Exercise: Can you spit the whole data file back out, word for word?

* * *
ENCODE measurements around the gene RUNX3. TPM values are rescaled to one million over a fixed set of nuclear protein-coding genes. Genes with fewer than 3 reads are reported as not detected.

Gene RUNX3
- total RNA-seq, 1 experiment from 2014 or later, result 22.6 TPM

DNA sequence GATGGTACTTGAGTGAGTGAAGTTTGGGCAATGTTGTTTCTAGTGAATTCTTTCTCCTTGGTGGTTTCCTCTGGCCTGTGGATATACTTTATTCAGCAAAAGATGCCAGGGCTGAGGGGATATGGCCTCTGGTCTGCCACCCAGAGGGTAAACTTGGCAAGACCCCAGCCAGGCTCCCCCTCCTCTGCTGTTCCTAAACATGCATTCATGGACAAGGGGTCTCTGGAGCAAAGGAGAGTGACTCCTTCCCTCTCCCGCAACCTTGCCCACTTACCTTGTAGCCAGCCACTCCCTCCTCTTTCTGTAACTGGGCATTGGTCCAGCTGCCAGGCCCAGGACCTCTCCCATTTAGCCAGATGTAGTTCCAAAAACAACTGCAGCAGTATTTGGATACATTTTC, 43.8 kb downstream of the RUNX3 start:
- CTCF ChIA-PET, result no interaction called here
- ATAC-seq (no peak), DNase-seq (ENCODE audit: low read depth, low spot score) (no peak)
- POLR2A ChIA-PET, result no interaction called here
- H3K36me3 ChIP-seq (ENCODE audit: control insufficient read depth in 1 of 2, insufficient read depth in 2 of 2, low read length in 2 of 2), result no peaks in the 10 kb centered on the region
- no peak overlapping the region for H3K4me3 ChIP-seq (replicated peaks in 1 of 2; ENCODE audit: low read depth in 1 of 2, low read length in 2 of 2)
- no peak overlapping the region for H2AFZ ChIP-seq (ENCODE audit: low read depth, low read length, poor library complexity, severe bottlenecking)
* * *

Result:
ENCODE measurements around the gene RUNX3. TPM values are rescaled to one million over a fixed set of nuclear protein-coding genes. Genes with fewer than 3 reads are reported as not detected.

Gene RUNX3
- total RNA-seq, 1 experiment from 2014 or later, result 22.6 TPM

DNA sequence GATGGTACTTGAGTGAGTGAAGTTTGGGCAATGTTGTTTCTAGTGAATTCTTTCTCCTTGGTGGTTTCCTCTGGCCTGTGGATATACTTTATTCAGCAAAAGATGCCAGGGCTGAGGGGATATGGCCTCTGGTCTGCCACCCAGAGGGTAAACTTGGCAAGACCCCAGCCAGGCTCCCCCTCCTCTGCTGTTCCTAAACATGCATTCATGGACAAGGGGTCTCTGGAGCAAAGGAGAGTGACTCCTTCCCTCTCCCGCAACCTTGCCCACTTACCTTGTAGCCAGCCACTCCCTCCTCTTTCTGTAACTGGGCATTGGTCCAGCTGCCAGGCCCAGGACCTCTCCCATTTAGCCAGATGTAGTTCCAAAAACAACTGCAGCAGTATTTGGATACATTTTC, 43.8 kb downstream of the RUNX3 start:
- CTCF ChIA-PET, result no interaction called here
- ATAC-seq (no peak), DNase-seq (ENCODE audit: low read depth, low spot score) (no peak)
- POLR2A ChIA-PET, result no interaction called here
- H3K36me3 ChIP-seq (ENCODE audit: control insufficient read depth in 1 of 2, insufficient read depth in 2 of 2, low read length in 2 of 2), result no peaks in the 10 kb centered on the region
- no peak overlapping the region for H3K4me3 ChIP-seq (replicated peaks in 1 of 2; ENCODE audit: low read depth in 1 of 2, low read length in 2 of 2)
- no peak overlapping the region for H2AFZ ChIP-seq (ENCODE audit: low read depth, low read length, poor library complexity, severe bottlenecking)